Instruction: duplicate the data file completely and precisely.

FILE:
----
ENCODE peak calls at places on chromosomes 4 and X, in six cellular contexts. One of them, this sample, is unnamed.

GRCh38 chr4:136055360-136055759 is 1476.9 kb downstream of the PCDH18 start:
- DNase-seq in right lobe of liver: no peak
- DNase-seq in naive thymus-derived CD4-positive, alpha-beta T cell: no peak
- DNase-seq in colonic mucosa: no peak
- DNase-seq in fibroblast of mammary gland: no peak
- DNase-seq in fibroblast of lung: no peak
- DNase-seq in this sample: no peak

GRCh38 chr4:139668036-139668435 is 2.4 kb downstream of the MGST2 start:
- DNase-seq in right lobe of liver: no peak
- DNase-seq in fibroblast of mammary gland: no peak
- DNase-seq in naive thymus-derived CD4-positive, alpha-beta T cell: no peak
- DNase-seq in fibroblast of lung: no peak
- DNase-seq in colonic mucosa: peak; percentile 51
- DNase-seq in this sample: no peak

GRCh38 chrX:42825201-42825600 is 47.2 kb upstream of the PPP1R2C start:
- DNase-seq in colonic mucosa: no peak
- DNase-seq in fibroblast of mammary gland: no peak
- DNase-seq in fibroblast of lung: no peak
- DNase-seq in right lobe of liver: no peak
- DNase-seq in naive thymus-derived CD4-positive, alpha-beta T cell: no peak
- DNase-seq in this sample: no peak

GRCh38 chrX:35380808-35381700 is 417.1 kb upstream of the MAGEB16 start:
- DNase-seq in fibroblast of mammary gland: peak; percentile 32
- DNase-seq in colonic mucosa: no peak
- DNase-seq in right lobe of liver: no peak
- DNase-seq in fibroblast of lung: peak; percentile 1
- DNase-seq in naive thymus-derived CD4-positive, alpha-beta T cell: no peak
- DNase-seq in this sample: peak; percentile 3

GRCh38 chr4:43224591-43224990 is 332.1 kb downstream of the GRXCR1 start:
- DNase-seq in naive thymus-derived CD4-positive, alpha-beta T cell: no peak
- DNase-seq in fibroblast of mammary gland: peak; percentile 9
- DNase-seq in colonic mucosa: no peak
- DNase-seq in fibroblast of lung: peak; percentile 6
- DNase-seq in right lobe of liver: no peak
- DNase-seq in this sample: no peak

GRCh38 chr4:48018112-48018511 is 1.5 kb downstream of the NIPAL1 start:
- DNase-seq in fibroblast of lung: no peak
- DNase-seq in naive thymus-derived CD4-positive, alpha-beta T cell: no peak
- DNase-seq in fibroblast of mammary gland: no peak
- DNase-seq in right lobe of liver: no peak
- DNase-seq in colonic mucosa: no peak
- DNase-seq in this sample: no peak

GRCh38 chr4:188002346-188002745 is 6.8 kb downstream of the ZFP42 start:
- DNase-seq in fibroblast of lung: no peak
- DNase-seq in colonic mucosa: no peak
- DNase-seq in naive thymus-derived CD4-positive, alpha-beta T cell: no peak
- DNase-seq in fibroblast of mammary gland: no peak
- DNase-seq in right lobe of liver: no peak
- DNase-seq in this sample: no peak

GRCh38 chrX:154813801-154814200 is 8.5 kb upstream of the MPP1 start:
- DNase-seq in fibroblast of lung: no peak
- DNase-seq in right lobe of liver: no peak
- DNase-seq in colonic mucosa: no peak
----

ENCODE peak calls at places on chromosomes 4 and X, in six cellular contexts. One of them, this sample, is unnamed.

GRCh38 chr4:136055360-136055759 is 1476.9 kb downstream of the PCDH18 start:
- DNase-seq in right lobe of liver: no peak
- DNase-seq in naive thymus-derived CD4-positive, alpha-beta T cell: no peak
- DNase-seq in colonic mucosa: no peak
- DNase-seq in fibroblast of mammary gland: no peak
- DNase-seq in fibroblast of lung: no peak
- DNase-seq in this sample: no peak

GRCh38 chr4:139668036-139668435 is 2.4 kb downstream of the MGST2 start:
- DNase-seq in right lobe of liver: no peak
- DNase-seq in fibroblast of mammary gland: no peak
- DNase-seq in naive thymus-derived CD4-positive, alpha-beta T cell: no peak
- DNase-seq in fibroblast of lung: no peak
- DNase-seq in colonic mucosa: peak; percentile 51
- DNase-seq in this sample: no peak

GRCh38 chrX:42825201-42825600 is 47.2 kb upstream of the PPP1R2C start:
- DNase-seq in colonic mucosa: no peak
- DNase-seq in fibroblast of mammary gland: no peak
- DNase-seq in fibroblast of lung: no peak
- DNase-seq in right lobe of liver: no peak
- DNase-seq in naive thymus-derived CD4-positive, alpha-beta T cell: no peak
- DNase-seq in this sample: no peak

GRCh38 chrX:35380808-35381700 is 417.1 kb upstream of the MAGEB16 start:
- DNase-seq in fibroblast of mammary gland: peak; percentile 32
- DNase-seq in colonic mucosa: no peak
- DNase-seq in right lobe of liver: no peak
- DNase-seq in fibroblast of lung: peak; percentile 1
- DNase-seq in naive thymus-derived CD4-positive, alpha-beta T cell: no peak
- DNase-seq in this sample: peak; percentile 3

GRCh38 chr4:43224591-43224990 is 332.1 kb downstream of the GRXCR1 start:
- DNase-seq in naive thymus-derived CD4-positive, alpha-beta T cell: no peak
- DNase-seq in fibroblast of mammary gland: peak; percentile 9
- DNase-seq in colonic mucosa: no peak
- DNase-seq in fibroblast of lung: peak; percentile 6
- DNase-seq in right lobe of liver: no peak
- DNase-seq in this sample: no peak

GRCh38 chr4:48018112-48018511 is 1.5 kb downstream of the NIPAL1 start:
- DNase-seq in fibroblast of lung: no peak
- DNase-seq in naive thymus-derived CD4-positive, alpha-beta T cell: no peak
- DNase-seq in fibroblast of mammary gland: no peak
- DNase-seq in right lobe of liver: no peak
- DNase-seq in colonic mucosa: no peak
- DNase-seq in this sample: no peak

GRCh38 chr4:188002346-188002745 is 6.8 kb downstream of the ZFP42 start:
- DNase-seq in fibroblast of lung: no peak
- DNase-seq in colonic mucosa: no peak
- DNase-seq in naive thymus-derived CD4-positive, alpha-beta T cell: no peak
- DNase-seq in fibroblast of mammary gland: no peak
- DNase-seq in right lobe of liver: no peak
- DNase-seq in this sample: no peak

GRCh38 chrX:154813801-154814200 is 8.5 kb upstream of the MPP1 start:
- DNase-seq in fibroblast of lung: no peak
- DNase-seq in right lobe of liver: no peak
- DNase-seq in colonic mucosa: no peak